(master-stable) $ git diff HEAD~3 # Same as above
(master-stable) $ git diff master-stable~3 # Same as above

The ability to reference revisions symbolically (relative to either heads or branches) is really nice, and is something that I missed with Mercurial. Edit: bz points out in the comments that this is actually possible with Mercurial.

Now suppose I get an idea for a quick one-off patch, and hack on a few files. To save this work (along with its ancestry), I create a branch off the current head:

(master-stable) $...hack hack hack...
(master-stable) $ git checkout -b oneoff
(oneoff) $ git commit -a

The first command creates a new branch called oneoff that points to the same commit as master-stable. The second creates a new commit containing the changes in the working directory. The reason for the -a option has to do with a git feature called the “index”, which is a staging area between your working directory and full-blown commits. I don’t want to digress too much, but you should definitely read more about it.

Remember that branches are just aliases to SHA-1 identifiers, which in turn are used to locate the actual commit in the soup. So oneoff is an alias for a SHA-1 identifier which points to the new commit. That commit knows the hash of its parent, which is the same hash pointed to by master-stable. Git commits are immutable, since their names a are cryptographic function of their contents (so if a commit changes, it’s really just a new commit). Furthermore, git is garbage collected when you call git gc. So objects in git are just like immutable objects in a garbage-collected language. For example, suppose we want to modify that commit we just made:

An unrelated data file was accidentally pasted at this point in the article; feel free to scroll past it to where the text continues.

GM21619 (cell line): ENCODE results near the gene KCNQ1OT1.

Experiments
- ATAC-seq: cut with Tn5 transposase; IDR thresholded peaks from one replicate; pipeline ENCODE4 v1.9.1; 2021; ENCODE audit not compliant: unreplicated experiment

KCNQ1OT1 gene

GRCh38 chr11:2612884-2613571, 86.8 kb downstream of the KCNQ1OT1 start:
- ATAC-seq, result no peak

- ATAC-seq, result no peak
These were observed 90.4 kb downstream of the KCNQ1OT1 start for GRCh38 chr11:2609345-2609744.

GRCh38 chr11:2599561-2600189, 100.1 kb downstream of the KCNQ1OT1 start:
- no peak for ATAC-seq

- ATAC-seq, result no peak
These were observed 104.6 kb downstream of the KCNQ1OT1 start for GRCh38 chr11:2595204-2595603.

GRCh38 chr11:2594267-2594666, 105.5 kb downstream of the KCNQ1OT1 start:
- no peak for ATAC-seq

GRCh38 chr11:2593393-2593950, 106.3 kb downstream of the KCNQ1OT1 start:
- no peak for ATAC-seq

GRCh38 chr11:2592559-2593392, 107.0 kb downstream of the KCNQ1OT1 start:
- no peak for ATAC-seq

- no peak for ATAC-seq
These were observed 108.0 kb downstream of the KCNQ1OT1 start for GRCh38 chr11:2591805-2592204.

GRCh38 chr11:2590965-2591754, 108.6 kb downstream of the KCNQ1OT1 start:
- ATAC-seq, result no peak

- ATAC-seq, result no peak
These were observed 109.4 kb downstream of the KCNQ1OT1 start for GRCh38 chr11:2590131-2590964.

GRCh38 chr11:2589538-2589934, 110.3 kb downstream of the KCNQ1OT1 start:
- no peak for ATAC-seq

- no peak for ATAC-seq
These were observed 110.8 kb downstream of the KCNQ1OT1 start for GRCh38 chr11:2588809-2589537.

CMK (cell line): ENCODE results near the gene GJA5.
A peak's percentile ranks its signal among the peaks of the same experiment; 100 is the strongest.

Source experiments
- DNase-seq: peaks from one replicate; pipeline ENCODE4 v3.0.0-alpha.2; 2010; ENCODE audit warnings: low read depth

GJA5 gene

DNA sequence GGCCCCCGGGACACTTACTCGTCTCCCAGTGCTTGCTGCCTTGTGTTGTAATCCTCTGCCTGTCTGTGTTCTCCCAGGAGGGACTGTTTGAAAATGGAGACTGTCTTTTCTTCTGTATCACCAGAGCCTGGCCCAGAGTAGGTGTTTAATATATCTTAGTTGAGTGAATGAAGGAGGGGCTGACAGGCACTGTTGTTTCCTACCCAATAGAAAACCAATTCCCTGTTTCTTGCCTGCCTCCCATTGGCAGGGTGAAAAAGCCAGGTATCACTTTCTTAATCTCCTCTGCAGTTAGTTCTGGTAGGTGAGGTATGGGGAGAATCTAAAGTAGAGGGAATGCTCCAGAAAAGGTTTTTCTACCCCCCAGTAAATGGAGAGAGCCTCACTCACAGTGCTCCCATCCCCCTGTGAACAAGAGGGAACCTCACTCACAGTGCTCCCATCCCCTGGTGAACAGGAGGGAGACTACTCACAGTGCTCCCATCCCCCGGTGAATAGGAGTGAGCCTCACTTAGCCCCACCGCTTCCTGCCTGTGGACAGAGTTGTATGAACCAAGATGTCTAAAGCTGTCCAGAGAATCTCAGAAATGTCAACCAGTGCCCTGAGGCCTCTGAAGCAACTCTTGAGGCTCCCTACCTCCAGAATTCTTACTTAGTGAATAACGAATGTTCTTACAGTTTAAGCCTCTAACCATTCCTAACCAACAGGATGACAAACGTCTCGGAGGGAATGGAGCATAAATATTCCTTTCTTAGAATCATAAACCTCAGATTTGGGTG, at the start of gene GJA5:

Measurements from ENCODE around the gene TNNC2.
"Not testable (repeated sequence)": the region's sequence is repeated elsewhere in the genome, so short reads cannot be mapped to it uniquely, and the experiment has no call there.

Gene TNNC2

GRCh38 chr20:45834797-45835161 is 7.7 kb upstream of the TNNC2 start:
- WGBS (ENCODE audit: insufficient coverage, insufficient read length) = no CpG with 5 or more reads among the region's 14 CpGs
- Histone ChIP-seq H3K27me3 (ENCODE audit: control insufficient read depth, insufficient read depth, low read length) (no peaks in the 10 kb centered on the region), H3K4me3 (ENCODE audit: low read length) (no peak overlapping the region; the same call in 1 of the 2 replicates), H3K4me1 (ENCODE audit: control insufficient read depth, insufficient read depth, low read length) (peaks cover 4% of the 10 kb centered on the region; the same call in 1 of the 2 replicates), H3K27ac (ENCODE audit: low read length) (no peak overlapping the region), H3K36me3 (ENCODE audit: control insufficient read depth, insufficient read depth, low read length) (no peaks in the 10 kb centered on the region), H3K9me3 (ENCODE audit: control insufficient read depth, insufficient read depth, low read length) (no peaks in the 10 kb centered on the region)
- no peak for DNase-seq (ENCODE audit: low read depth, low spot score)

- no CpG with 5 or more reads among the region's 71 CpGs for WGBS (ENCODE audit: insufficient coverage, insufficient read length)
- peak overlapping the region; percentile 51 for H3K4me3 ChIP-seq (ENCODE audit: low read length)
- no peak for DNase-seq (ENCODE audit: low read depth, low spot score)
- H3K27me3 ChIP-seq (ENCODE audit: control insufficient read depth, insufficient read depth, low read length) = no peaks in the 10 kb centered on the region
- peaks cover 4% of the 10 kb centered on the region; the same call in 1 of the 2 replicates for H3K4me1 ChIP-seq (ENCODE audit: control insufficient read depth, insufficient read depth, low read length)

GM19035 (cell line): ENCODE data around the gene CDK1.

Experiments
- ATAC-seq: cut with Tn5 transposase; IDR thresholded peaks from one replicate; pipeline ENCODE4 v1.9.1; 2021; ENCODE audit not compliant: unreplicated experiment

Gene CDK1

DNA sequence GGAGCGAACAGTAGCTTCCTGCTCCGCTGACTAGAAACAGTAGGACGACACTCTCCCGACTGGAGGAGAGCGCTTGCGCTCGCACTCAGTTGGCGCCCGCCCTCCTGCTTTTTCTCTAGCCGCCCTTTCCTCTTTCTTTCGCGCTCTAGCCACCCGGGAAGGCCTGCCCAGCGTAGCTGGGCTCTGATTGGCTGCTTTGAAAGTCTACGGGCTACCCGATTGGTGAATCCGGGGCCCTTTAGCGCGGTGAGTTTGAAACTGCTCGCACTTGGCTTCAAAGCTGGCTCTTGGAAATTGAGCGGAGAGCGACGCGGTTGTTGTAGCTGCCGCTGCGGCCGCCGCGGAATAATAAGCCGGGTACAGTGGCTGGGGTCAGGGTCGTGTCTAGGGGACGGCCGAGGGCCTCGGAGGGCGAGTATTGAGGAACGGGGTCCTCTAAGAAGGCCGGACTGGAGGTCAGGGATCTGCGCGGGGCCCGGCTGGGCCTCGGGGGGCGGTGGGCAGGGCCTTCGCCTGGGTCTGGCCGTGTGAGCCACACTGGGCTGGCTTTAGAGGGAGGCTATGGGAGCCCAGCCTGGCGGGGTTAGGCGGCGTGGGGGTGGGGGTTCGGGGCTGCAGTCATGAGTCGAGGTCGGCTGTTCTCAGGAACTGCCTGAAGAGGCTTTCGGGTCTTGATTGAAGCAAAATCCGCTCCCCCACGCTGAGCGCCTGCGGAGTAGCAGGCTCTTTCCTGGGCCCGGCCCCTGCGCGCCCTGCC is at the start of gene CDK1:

(oneoff) $ ...more hacking...
(oneoff) $ git commit -a --amend

Normally git commit makes a new child of the previous commit. However the --amend option makes a new sibling that combines the previous commit with any working changes, and points the branch and head to it. The old commit is still there, but is now orphaned, and will be removed in the next call to git gc.


I use one branch per bug, and one commit per patch. This allows me to model my patches as a DAG, where patches are descendents of work they depend on. Contrast this with the MQ model, where a linear ordering is forced upon possibly unrelated patches.

Suppose I’m doing some architectural refactoring in a bug called substrate, and using the clean new architecture in a feature bug called bling. Initially, I start work on bling as follows:

(substrate) $ git checkout -b bling
(bling) $ ...hack commit hack commit hack....

But then I think of something else that would be useful for bling that should really go in substrate. So I stash away my uncommitted changes, and go add another patch to substrate:

(bling) $ git stash
(bling) $ git checkout substrate
(substrate) $ ...hack hack...
(substrate) $ git commit -a
(substrate) $ git checkout bling
(bling) $

At this point, I’d really like get back to working on bling, but unfortunately bling isn’t yet based on the latest patch in substrate. To fix this, we need to rebase:

(bling) $ git rebase --onto substrate bling~3..bling

This tells git to take all the changesets in the range (bling~3, bling] and apply them incrementally as commits on top of substrate. If there are conflicts, I’m given the opportunity to resolve them, or to abort the whole endeavor. Once the rebase is complete, the branch bling is updated to point to the new, rebased tip. Now I can reapply my work-in-progress and get back to business: